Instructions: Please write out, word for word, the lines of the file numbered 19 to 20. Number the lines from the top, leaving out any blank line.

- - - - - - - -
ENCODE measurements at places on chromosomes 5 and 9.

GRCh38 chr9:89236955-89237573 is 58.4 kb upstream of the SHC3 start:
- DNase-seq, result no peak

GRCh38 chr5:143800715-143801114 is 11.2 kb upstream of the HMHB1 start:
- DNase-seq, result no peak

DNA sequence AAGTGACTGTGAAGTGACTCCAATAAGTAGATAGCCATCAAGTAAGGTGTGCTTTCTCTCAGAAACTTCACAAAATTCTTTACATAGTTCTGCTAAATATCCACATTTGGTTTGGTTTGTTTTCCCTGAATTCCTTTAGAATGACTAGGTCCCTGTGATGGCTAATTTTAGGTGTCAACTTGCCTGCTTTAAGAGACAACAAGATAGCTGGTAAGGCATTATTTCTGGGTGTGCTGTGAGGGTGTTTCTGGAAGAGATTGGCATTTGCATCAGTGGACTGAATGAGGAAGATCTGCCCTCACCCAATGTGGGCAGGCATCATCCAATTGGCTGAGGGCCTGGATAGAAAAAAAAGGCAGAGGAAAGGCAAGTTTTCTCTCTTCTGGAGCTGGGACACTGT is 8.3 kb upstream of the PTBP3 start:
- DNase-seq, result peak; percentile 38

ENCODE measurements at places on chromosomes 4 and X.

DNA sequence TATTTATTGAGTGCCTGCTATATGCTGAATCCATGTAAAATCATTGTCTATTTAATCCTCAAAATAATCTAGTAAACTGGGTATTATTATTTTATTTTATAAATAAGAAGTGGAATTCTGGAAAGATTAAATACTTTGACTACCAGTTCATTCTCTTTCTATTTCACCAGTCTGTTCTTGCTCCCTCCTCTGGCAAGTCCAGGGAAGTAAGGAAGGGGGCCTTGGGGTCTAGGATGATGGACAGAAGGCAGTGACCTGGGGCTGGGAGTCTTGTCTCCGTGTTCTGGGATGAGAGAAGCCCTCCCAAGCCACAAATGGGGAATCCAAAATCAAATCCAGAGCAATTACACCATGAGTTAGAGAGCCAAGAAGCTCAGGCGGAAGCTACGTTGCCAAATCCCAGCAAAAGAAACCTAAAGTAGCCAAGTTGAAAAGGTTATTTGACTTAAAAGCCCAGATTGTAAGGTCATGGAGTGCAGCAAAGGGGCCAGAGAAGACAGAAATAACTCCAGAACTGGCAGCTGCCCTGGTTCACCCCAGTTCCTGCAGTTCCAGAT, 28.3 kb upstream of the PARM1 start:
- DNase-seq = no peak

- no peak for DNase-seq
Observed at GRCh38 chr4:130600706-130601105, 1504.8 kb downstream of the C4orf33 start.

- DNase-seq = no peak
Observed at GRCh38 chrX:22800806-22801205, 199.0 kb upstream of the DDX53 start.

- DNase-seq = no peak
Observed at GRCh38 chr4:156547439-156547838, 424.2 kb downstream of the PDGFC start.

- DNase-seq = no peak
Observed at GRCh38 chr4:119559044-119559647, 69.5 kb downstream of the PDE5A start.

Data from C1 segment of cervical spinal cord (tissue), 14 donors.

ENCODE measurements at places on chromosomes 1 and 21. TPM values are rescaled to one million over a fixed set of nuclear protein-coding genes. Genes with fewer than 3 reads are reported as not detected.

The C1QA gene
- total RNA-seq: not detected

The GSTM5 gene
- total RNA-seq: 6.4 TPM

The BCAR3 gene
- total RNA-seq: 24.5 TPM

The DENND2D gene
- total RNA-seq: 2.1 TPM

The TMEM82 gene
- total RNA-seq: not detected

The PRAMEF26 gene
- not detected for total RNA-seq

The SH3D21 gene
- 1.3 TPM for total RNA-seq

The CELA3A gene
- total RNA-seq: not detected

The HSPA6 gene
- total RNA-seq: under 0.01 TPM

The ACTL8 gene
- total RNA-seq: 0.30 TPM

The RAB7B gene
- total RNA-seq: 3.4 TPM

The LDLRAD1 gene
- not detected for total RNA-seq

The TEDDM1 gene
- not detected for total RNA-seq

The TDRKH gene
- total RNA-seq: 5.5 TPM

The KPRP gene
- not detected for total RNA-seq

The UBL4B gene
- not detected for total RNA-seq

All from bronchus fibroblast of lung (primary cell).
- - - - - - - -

Data from C1 segment of cervical spinal cord (tissue), 14 donors.

ENCODE measurements at places on chromosomes 1 and 21. TPM values are rescaled to one million over a fixed set of nuclear protein-coding genes. Genes with fewer than 3 reads are reported as not detected.